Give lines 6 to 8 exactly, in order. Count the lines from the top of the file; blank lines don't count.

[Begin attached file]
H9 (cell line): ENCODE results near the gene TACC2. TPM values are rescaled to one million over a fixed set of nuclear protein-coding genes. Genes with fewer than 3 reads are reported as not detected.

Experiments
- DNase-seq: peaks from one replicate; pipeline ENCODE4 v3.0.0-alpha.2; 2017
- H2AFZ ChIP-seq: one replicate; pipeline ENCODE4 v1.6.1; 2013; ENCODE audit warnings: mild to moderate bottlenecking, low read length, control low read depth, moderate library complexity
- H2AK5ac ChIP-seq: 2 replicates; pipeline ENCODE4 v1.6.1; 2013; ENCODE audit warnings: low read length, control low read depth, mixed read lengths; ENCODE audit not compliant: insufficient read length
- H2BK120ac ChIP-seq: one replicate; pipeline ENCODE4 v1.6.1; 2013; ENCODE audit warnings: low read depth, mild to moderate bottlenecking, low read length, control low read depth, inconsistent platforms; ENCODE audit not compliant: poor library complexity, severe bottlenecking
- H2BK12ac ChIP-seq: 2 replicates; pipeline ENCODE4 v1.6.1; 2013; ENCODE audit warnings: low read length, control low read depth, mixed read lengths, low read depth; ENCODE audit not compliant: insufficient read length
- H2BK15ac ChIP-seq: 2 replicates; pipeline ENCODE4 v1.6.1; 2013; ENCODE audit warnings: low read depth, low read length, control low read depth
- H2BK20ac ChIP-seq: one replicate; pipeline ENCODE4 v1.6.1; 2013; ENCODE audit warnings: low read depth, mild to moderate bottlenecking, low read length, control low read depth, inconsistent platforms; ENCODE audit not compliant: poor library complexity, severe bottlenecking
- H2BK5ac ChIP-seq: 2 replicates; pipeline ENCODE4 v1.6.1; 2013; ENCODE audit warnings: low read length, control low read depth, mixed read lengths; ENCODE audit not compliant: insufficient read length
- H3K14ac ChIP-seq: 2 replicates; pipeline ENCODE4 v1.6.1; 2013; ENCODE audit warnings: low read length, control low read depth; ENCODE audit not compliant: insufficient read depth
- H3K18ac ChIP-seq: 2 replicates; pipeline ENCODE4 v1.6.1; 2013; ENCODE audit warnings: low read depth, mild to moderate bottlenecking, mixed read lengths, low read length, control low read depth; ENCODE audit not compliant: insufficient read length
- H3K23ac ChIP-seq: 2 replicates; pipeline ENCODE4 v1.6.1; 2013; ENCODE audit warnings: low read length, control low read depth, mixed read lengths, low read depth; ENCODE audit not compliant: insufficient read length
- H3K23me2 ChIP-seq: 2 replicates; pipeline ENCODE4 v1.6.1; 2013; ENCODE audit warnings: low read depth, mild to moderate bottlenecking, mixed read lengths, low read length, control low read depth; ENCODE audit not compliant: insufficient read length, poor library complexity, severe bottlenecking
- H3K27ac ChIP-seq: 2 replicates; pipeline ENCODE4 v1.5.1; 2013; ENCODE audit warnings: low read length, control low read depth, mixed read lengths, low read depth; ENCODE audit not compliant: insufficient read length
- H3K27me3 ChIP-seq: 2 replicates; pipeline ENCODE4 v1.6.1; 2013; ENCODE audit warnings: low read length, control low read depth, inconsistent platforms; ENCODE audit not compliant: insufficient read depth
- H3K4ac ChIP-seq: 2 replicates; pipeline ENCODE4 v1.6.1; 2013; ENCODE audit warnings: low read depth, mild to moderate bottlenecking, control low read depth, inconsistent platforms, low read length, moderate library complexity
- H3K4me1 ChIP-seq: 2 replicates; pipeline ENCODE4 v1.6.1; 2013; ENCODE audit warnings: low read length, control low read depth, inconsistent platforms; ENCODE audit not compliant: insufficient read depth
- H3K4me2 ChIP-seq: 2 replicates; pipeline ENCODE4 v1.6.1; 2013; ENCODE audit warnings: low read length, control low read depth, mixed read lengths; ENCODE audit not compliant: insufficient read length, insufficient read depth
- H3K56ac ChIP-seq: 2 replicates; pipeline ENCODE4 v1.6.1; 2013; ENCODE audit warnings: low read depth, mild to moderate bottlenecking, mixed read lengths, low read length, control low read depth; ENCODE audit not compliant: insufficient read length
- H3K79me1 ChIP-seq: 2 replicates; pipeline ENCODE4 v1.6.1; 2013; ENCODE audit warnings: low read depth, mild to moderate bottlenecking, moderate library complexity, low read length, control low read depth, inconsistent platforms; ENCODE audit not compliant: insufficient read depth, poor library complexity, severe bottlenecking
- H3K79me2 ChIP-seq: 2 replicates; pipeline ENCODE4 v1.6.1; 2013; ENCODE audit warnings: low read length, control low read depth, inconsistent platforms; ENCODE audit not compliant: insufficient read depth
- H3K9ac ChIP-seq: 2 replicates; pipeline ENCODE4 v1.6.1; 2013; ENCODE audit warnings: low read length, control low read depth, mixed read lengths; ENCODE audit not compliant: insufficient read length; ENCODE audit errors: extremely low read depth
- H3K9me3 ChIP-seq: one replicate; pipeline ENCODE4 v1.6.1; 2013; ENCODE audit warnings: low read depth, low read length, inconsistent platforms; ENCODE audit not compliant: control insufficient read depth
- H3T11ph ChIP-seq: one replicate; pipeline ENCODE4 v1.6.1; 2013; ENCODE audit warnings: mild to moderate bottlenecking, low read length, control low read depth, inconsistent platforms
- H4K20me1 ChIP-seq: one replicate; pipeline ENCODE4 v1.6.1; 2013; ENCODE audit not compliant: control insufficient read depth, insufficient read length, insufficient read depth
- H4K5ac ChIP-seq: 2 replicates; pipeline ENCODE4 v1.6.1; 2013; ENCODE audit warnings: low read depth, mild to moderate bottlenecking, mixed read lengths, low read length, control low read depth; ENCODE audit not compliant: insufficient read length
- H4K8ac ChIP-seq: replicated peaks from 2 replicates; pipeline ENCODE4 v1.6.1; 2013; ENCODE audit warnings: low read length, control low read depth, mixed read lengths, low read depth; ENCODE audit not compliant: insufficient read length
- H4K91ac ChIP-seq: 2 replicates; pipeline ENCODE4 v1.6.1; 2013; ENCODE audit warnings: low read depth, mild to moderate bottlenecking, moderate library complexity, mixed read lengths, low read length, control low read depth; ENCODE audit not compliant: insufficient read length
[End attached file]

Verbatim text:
- H2BK120ac ChIP-seq: one replicate; pipeline ENCODE4 v1.6.1; 2013; ENCODE audit warnings: low read depth, mild to moderate bottlenecking, low read length, control low read depth, inconsistent platforms; ENCODE audit not compliant: poor library complexity, severe bottlenecking
- H2BK12ac ChIP-seq: 2 replicates; pipeline ENCODE4 v1.6.1; 2013; ENCODE audit warnings: low read length, control low read depth, mixed read lengths, low read depth; ENCODE audit not compliant: insufficient read length
- H2BK15ac ChIP-seq: 2 replicates; pipeline ENCODE4 v1.6.1; 2013; ENCODE audit warnings: low read depth, low read length, control low read depth